Distributed file systems: Introduction to HDFS.

HDFS

The HDFS, Hadoop Distributed File System, is a distributed file designed to hold and manage very large files (some terabytes or petabytes). Files are stored in a redundant manner across the various machine, spread over the network, to ensure the high availability and to ensure durability to failure.

What is Distributed File System?
A distributed file system is designed to hold the large amount of data across the network and destined to provide access to various clients distributed across the network.
Network File System (NFS) is oldest among DFS’s and still in heavy use. NFS is the most straightforward system but has the limitation as well. NFS is designed in a way to provide remote access to a client to a single logical unit on a single remote machine. The client can see this unit and even can also mount that unit on her own machine as well.
Once mounted on a local machine, the client can use that unit as a part of her own machine and can use Linux and other file related commands directly on that unit.
But when we talk about the storage space we are again limited to the single machine and we can be choked after a top computational power. The single machine has its own limitations in terms of power and storage, hence NFS might not be useful in terms of Big Data implementations.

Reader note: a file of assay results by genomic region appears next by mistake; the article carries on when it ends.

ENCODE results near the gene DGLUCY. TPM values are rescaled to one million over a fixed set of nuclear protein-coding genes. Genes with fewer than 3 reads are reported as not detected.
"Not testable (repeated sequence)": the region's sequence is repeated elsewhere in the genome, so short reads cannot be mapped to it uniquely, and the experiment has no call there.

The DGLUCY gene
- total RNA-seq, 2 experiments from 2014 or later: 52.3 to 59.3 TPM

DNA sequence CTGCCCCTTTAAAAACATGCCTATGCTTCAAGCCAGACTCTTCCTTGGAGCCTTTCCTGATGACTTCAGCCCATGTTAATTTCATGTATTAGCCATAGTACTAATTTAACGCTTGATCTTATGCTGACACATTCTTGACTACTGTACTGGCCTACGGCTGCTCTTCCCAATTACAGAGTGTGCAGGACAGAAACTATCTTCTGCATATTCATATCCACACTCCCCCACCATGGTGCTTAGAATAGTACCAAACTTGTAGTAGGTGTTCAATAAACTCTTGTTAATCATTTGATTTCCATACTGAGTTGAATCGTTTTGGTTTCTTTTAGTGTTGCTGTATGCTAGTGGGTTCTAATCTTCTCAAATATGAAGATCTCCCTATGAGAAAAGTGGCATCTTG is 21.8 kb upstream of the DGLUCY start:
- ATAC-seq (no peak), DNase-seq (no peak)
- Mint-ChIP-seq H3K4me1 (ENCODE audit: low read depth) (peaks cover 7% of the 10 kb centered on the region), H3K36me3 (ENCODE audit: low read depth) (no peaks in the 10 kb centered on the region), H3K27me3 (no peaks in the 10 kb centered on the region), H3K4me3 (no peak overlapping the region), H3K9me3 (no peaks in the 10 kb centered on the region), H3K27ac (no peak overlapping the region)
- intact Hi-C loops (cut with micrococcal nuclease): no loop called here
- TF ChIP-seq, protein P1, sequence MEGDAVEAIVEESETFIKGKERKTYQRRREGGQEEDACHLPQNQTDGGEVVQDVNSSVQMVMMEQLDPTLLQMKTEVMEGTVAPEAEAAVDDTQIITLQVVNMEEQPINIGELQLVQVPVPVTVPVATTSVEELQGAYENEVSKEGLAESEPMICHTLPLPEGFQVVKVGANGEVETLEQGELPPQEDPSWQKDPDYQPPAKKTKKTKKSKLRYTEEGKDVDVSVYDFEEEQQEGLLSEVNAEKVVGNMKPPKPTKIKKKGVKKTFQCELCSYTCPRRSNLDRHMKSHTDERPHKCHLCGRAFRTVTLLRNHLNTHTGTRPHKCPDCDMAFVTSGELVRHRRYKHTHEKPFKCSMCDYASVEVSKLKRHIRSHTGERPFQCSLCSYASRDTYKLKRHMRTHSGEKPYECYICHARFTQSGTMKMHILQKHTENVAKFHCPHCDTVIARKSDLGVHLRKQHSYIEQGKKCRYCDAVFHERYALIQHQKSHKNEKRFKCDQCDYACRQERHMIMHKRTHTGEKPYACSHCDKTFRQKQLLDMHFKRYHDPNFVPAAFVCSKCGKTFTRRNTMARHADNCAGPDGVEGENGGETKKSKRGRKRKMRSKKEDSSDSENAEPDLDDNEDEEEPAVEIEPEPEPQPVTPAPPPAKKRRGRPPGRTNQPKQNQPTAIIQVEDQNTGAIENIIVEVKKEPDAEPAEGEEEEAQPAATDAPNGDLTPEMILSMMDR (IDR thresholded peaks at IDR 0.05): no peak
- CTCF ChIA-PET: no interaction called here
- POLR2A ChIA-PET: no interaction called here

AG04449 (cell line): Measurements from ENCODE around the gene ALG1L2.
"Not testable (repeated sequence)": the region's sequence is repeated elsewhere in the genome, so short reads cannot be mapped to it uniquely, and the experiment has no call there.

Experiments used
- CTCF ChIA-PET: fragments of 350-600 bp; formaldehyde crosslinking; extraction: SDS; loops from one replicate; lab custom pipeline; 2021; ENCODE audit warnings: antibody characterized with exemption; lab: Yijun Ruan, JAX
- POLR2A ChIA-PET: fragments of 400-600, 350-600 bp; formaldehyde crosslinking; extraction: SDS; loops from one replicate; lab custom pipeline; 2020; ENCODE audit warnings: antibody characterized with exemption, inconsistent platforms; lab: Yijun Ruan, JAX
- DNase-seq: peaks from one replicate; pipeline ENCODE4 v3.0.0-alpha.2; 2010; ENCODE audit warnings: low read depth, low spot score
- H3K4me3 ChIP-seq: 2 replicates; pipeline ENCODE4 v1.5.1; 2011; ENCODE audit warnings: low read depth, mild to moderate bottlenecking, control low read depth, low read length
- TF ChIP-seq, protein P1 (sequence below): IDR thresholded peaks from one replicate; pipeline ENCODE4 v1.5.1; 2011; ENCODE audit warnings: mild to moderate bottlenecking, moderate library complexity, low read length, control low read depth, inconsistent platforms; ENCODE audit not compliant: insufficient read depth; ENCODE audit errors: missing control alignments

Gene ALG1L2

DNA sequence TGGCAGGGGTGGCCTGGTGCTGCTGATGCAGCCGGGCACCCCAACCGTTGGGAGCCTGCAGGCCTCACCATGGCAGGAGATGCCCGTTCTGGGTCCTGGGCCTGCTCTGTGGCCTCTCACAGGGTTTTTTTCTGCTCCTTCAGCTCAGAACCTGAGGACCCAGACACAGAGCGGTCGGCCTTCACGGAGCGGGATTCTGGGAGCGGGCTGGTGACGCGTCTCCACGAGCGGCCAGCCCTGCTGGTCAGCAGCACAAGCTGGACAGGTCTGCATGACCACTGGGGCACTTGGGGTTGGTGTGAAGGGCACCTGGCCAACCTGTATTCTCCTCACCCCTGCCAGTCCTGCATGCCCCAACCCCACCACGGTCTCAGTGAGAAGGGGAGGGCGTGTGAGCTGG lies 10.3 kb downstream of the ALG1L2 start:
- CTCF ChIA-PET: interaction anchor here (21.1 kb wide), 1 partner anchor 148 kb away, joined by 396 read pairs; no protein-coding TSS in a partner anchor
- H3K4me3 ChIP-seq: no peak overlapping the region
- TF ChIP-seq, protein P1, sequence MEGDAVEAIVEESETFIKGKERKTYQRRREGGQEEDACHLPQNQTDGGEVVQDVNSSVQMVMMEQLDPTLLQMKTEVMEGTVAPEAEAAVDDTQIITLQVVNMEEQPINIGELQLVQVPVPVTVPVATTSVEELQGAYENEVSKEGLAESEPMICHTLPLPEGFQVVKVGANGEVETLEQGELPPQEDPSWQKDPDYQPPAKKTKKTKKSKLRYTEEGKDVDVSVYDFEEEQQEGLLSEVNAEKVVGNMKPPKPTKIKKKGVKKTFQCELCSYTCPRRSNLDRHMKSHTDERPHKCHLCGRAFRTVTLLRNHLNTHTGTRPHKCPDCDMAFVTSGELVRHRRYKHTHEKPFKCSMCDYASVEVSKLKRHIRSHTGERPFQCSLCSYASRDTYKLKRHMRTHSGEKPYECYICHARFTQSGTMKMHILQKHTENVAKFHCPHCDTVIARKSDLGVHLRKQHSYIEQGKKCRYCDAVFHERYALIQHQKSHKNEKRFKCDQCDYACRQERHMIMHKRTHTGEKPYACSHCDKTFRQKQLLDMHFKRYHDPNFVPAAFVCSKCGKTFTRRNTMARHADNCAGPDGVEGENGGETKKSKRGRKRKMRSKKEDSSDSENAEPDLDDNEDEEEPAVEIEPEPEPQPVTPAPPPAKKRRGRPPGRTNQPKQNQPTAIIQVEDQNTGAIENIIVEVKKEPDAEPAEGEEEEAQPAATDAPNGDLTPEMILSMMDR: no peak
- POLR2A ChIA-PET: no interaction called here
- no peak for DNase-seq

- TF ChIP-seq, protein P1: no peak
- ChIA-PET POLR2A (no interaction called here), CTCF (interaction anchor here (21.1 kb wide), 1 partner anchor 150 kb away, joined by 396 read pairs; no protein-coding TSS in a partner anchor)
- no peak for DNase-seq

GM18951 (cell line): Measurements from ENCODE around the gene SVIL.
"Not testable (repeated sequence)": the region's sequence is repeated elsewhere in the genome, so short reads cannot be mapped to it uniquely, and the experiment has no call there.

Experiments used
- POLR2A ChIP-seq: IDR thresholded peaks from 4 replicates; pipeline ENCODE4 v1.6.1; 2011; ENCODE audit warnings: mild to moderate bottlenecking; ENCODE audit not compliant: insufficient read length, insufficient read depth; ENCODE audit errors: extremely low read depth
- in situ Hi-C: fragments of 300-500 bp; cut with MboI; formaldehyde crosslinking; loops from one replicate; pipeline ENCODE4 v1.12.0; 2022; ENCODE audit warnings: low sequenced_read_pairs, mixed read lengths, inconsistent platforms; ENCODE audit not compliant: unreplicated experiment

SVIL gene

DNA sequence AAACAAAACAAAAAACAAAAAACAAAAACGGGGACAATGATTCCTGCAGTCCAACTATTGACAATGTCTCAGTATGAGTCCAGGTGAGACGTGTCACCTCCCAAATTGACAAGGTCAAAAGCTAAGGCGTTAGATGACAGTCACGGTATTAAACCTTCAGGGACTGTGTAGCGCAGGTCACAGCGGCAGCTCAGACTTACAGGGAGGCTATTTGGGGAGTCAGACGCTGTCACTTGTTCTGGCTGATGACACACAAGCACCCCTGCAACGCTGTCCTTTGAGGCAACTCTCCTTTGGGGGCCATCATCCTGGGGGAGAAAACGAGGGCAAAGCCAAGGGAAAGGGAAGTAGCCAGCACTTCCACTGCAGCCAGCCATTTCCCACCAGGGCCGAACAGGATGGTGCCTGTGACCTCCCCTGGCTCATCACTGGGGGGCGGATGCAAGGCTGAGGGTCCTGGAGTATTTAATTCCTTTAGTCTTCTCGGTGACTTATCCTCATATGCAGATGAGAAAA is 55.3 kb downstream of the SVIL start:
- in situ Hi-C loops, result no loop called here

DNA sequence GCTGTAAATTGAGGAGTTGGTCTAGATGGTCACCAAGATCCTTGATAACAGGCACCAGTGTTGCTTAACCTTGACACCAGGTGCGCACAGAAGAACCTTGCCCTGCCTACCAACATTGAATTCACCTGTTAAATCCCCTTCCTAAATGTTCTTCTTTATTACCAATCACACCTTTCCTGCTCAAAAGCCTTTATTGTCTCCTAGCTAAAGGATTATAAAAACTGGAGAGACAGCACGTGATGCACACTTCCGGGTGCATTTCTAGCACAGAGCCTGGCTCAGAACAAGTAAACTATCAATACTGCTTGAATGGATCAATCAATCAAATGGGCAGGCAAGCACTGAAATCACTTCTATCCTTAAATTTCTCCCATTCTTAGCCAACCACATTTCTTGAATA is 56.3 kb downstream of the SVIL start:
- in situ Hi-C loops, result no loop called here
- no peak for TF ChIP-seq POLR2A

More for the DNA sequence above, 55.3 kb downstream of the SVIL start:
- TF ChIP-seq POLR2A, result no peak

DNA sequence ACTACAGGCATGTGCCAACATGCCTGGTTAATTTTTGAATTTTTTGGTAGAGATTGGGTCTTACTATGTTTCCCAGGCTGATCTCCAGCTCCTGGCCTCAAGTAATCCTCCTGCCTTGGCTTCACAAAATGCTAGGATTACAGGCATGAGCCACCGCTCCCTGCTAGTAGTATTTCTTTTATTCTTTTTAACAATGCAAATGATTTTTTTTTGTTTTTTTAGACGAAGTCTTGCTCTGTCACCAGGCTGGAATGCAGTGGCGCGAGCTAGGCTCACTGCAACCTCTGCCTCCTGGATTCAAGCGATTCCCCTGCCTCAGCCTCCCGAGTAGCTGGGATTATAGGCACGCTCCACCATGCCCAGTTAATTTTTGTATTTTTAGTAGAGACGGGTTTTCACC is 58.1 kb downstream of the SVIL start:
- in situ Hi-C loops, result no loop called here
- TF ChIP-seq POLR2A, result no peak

On the other side, HDFS is designed to perform the job specifically for Big Data environment. It has the clear edge on NFS and other DFS systems. While using HDFS, a client never needs to have a local copy of data before processing that data. If we move specifically then:

1. HDFS is designed to store a very large amount of information (terabytes or petabytes). This requires spreading the data across a large number of machines. It also supports much larger file sizes than NFS.
2. HDFS files are available on various machines across the network so we can use normal commodity hardware in place of high-end machines. This arrangement uses to cut cost up to great extent.
3. HDFS stores data reliably on various machines and in a case of even complete hardware failure data is available with at least two more locations.
4. HDFS provides fast access to information and if a large number of clients want to access machine we can simply increase the power of machine by adding more clusters and by adding more commodity hardware to our systems.
5. HDFS has dedicated tool for distributing data among various machines and for getting it back after processing. MapReduce performs this job and it has proper sync with Hadoop.

Even if Hadoop is very good for large scaled environments, it is not good for general purpose systems like NFS is. Hadoop is optimized to perform highly scaled up jobs where thousands of cores needed to work, it is best optimized for thousand or even more clusters. Hence if we are using Hadoop on the single machine or on a small number of clusters then Hadoop can’t provide competitive results.
Hadoop is designed and implemented on Google File System (GFS). It was properly described by a white paper published by Google to explain it internal working for file storage.
We would discuss the block based file structure of HDFS in next article. You can get a better grasp by accessing the Google’s white paper (given in the link above) over GFS.

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